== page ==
Connecting in Chile Uno

So here we are in our 4th and final week of Santiago, Chile. It’s the first of cloudy days here. It’s Sunday and I’ve puttered around this blog for days without writing a word. Today’s puttering has included sweeping, washing the kitchen floor, dusting, counting my vitamins to see if I have the requisite 36 to finish out our on the road days. I’ve done everything but sit down and write. I am procrastinating.

Background: Evidence of human presence in Chile dates back to 13,000 BC. Spanish conquest was in the 15th century. Chile is no more than a 115 miles wide with a length of 2600 miles. One third of Chile’s 16 + million population lives in Santiago and Chile claims Easter Island and part of the Antarctic as part of its territory. Until arriving here the only Chilean name I was familiar with was the author Isabel Allende. Chile is more than wine and earthquakes and I’ve had a lot of learning to do.

We have been busy with Santiago. I think we’ve hit some pretty extraordinary tours and museums while just living. We were walking to church this morning and I was struck by the ordinariness of walking to the same church, through the same park, in the same neighborhood that we’ve gone the past 3 Sundays. One of the joys of living versus hoteling is just that: ordinariness. I see familiar faces at Mass but there is no connected-ness. At this point in this yearlong adventure, I long for connected-ness.

Some wonderful days here in Santiago. One of our first ventures was to the Pre-Colombian Art museum dedicated to the artistic and archeological aspects of ancient SAmerican cultures. I’ve seen a lot of ancient artifacts but Chinchorro mummies predating the Egyptians by 2000 years? And the Andean textiles were sublime. The museum housed remnants of “mummy bundles.” Bodies were folded over and wrapped in layers of exquisitely embroidered cloth making a bundle. The workmanship of these cloths was unbelievable and surprisingly intact because the bundles were buried beneath sand, which protected the cloth from the elements. Unfortunately no photos allowed of the textiles.

One of our other tours was conducted by Tours for Tips. No set tour cost—the guides are dressed in red and white striped shirts looked rather like Where’s Waldo and work only for a tip. This tour was advertised as a market and cemetery tour. Nobody does cemeteries like the SAmericans. This cemetery had the same over-the-top monuments to the well-heeled as the one in Buenos Aires and a section resembling storage lockers at a bus station for the poorer. We had quite a culture and political history lesson sitting on the steps at the cemetery in Santiago with Waldo/Carlos.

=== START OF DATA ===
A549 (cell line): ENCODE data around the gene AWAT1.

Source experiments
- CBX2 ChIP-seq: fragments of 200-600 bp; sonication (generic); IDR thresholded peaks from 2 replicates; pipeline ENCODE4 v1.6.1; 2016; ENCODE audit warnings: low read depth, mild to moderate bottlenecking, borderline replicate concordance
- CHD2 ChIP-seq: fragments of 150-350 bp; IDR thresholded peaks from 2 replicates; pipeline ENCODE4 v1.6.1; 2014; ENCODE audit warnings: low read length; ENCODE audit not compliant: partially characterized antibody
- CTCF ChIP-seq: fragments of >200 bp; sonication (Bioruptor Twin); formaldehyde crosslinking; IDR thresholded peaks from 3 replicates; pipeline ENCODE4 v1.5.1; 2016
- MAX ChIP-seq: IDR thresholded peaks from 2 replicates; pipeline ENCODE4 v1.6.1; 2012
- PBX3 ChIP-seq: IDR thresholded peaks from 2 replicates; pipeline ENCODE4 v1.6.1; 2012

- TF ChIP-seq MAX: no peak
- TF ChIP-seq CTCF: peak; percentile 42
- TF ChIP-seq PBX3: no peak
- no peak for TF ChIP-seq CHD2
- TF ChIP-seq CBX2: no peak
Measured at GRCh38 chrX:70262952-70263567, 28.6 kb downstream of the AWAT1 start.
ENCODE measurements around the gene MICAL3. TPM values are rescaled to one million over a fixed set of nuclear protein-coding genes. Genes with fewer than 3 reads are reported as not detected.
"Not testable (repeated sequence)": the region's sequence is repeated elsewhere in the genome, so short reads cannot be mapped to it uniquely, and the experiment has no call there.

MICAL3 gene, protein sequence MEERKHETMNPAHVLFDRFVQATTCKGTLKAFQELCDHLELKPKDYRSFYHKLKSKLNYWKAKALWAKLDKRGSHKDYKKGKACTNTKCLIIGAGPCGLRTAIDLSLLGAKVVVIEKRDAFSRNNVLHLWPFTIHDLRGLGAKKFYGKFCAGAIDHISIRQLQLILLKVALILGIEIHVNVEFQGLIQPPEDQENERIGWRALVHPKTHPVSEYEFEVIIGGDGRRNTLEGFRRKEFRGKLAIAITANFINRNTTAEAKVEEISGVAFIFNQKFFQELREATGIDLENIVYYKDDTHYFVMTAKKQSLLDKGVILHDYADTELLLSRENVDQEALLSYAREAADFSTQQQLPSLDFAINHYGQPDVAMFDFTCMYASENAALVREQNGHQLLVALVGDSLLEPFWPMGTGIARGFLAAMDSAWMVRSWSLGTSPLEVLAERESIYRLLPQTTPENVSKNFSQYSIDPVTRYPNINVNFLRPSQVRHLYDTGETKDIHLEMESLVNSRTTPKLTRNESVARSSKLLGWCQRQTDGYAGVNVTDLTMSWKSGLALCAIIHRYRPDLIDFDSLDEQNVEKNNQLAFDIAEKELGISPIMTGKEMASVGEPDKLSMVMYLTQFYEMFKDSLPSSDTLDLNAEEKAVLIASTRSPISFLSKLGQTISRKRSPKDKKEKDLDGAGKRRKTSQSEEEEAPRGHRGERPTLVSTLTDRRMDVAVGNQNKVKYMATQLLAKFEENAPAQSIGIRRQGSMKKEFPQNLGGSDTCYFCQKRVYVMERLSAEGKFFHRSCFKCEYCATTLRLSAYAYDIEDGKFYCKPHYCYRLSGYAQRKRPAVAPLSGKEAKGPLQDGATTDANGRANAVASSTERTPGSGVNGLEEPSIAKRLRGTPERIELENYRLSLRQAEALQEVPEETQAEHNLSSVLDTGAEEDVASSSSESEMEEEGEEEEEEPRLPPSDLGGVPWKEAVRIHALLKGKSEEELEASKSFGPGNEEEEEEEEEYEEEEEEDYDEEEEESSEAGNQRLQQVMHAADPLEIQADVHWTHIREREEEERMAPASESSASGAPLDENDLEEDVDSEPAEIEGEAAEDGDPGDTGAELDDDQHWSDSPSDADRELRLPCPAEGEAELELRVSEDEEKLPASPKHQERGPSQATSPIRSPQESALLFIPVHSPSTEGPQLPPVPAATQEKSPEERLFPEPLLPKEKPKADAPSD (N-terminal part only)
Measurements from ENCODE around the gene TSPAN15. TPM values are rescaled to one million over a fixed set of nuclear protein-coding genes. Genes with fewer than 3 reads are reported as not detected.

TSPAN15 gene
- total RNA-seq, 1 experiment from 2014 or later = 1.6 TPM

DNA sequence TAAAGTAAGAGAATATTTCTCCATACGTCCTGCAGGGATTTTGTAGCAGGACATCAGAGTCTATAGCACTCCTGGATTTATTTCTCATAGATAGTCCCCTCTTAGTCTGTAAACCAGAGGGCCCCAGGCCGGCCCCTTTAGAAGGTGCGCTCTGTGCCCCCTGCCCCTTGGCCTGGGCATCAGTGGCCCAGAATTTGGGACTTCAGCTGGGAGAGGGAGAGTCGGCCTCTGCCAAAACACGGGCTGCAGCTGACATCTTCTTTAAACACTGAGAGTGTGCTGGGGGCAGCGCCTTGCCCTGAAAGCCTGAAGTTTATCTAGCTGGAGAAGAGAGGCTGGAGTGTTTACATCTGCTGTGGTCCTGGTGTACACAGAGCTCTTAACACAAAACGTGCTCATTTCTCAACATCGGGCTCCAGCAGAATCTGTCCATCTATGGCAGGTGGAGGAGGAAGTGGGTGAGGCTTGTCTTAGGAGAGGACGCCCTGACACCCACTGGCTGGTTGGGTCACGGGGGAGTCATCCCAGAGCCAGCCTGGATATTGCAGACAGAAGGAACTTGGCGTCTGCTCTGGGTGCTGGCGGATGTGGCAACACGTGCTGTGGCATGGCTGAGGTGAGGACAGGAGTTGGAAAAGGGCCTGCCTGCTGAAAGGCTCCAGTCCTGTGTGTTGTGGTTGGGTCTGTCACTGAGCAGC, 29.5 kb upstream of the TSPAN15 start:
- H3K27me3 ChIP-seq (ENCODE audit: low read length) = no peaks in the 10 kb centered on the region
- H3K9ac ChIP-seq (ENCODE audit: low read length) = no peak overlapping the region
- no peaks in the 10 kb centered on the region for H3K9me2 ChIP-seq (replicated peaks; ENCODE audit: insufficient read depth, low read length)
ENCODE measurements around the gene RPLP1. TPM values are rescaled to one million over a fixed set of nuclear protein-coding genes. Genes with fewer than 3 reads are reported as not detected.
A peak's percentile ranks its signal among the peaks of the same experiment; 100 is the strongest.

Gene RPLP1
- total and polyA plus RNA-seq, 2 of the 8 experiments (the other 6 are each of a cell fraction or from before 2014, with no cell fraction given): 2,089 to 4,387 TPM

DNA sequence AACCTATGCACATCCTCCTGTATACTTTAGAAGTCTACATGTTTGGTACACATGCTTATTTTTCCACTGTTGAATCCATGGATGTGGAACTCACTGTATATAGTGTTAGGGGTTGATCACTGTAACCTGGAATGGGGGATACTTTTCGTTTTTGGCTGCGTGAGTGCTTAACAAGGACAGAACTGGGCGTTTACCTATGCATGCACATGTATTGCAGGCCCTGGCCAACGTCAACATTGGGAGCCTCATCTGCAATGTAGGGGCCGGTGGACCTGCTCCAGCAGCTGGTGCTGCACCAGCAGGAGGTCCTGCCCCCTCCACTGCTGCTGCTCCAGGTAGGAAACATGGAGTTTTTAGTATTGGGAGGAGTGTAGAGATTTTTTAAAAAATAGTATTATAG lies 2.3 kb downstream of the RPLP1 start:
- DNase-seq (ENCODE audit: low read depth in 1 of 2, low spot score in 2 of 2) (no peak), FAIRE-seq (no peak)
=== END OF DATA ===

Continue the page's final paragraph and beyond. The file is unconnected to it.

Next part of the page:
We learned about the concept of animatas in that cemetery. A burial spot is infused with the spirit of the dead; that place becomes a meeting point for the dead and the living to connect. A visit honors the dead and offers the opportunity to ask special favors since the dead have already earned their rightful place near to God; the dead’s ears are closer to God therefore a favor is more likely to be answered. Our guide took us to the site in the cemetery dedicated to children. We were told that frequently on that deceased child’s birthday, his parents would throw a birthday party and invite all the children buried in the same section. There’s a super-natural/mystical spirit here in SAmerica that I’ve not encountered before.

So many questions that I encounter in our ordinary days. Twice now we’ve gone to the local grocery store and found items behind glass doors and locked up. I’ve seen shampoo locked up so you have to get a clerk to unlock Head and Shoulders to check out. And yesterday it was coffee. By the way, why in a country that has extraordinary coffee beans would Nescafe instant be the big seller? And why is Nescafe locked up? And speaking of market items note the coca leaves in the photo stream that I could have but didn’t purchase. And still a lot of art on walls. More about that later…

Photo stream legend: apartment building in Santiago/atop San Christobel/CATHOLIC Chile/Pre-Colombian art/fish market/cemetery x 2/fruit and veggies market/did NOT purchase items in grocery/street art x 2/where’s waldo/street art x 3

Santiago Uno photos

 

 

 

 

 

 

 

 

 

 

This entry was posted in Uncategorized. Bookmark the permalink.

0 Responses to Connecting in Chile Uno

  1. Howardambix says:
    Your comment is awaiting moderation.

    Amazing write ups. Thank you.
    http://canadianpharmaciescubarx.com/
    mexican pharmacies online
    aarp approved canadian online pharmacies
    pharmacies in canada
    canada pharmacy

  2. QuentinBlurn says:
    Your comment is awaiting moderation.

Leave a Reply

Your email address will not be published. Required fields are marked *